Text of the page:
Tik-Tok and the poet

I’m sure Australian Harrison Pawluck initially meant well.

After all, many have been calling for ‘random acts of kindness’ in our harsh and cruel world. So he bought some flowers which he was planning to hand to some unsuspecting old lady in his local shopping mall. But then the thought crept in that he himself ought to get a little credit for what he was planning.

As a result, he ended up filming himself handing the flowers to a middle-aged lady in a mall, and then walking away. The resultant snippet of film was posted on Tik-Tok, and subsequently went viral. And when that

happened, the lady in the mall was not best pleased. She felt she had been patronised, and said, ‘These artificial things are not random acts of kindness, really’.

Rev David Clarke

Poor Harrison failed to meet the criteria for generosity set by the English essayist Charles Lamb, who said: ‘The greatest pleasure I know is to do a good action by stealth, and to have it found out by accident’. He certainly wouldn’t meet the criteria set by Jesus, who says that such kindness doesn’t need to be found out at all!

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In his Sermon on the Mount, Jesus said, ‘Be careful not to do your ‘acts of righteousness’ before men to be seen by them’ (Matthew 6;1).Jesus encountered plenty of people who did good and worthy things, but who also liked to be praised for them. The Pharisees made sure that they had trumpeters nearby when they were giving to the needy, so that others would hear, observe and applaud. Besides, when they prayed they often stood at street-corners where others could see and hear them.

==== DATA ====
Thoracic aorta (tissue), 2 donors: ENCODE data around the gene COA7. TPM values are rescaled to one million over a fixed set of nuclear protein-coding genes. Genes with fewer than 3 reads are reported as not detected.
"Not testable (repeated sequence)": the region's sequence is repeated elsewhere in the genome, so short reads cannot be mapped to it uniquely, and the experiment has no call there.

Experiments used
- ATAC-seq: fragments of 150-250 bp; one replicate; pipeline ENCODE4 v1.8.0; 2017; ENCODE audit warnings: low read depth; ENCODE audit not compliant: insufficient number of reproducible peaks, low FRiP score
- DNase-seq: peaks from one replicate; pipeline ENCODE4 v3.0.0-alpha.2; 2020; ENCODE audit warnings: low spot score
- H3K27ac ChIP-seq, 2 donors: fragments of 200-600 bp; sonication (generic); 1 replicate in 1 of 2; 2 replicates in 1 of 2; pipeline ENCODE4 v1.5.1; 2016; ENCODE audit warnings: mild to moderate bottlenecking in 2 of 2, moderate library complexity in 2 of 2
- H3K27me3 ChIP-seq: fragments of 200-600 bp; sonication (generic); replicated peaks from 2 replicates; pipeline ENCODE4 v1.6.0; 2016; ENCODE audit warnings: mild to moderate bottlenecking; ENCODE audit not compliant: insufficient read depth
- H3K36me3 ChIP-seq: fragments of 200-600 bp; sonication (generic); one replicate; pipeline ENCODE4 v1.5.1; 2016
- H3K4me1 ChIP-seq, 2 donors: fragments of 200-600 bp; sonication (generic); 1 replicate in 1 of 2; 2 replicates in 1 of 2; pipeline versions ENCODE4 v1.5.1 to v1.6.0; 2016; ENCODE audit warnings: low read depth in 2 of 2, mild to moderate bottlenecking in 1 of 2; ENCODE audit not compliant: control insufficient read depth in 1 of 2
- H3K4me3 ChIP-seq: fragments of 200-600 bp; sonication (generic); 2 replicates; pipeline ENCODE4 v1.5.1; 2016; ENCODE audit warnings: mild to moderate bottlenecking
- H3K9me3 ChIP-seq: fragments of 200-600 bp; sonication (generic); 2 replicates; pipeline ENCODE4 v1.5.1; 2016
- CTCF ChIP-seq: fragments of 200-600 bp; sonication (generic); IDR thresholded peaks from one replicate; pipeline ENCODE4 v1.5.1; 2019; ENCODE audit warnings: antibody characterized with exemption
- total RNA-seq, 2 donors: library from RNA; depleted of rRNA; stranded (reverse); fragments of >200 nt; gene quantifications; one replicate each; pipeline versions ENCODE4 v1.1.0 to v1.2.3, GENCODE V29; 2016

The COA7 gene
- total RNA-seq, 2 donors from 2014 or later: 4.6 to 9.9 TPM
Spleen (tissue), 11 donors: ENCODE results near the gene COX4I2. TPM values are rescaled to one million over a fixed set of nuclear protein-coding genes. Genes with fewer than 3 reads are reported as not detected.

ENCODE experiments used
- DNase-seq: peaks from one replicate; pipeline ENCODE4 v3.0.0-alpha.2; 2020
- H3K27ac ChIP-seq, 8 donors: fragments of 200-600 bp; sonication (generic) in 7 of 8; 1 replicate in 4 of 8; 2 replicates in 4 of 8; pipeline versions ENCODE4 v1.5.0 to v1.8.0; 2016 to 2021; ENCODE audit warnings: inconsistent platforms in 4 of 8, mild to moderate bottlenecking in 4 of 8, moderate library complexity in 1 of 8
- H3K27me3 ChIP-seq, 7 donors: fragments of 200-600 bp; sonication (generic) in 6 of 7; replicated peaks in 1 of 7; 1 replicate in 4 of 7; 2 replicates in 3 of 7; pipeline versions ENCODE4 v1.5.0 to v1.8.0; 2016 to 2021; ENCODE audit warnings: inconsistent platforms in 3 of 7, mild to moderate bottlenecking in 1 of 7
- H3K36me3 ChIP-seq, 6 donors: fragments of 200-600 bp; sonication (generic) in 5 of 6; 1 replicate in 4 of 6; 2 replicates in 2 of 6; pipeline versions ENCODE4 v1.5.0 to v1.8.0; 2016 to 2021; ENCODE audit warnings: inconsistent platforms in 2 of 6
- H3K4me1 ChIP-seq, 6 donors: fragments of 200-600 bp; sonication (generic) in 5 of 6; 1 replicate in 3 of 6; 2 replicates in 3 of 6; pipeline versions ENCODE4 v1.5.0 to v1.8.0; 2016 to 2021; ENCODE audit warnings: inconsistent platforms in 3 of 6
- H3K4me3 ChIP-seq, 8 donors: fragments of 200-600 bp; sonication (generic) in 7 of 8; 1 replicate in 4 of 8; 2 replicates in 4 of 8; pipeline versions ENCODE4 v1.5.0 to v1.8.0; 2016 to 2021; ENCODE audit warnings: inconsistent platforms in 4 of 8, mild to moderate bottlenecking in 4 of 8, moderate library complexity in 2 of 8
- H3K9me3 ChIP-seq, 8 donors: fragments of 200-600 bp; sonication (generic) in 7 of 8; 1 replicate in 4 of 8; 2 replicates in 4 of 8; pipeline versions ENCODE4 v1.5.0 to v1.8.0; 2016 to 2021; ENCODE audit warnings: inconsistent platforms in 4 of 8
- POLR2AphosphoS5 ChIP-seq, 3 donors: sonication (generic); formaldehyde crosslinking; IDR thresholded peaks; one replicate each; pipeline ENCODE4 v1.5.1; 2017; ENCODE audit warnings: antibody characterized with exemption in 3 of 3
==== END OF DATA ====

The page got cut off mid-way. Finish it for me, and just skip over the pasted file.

On the contrary, Jesus said that when we pray we should ‘go into your room, close the door, and pray to your Father, who is unseen’ (6;6), and when giving to the needy ‘ do not let your left hand know what your right hand is doing’(6; 3). The right hand is the giving hand, and the left hand must not even be watching what we do. As John Stott wrote, ‘Not only are we not to tell other people about our Christian giving; there is a sense in which we are not even to tell ourselves’.

One man who seemed to grasp the message of Jesus in this regard was the poet T.S. Eliot. He underwrote a loss of £1,500 on a play by Ronald Duncan, but only on condition that Duncan was not told. And when Wyndham Lewis completed his portrait of him, he quietly paid Lewis an extra £50, making it clear that letters revealing his generosity should not be published. A year later, he gave Lewis £200 to enable him to travel to Sweden for X-ray treatment for his deteriorating eyesight. That’s how a ‘random act of kindness’ ought to operate.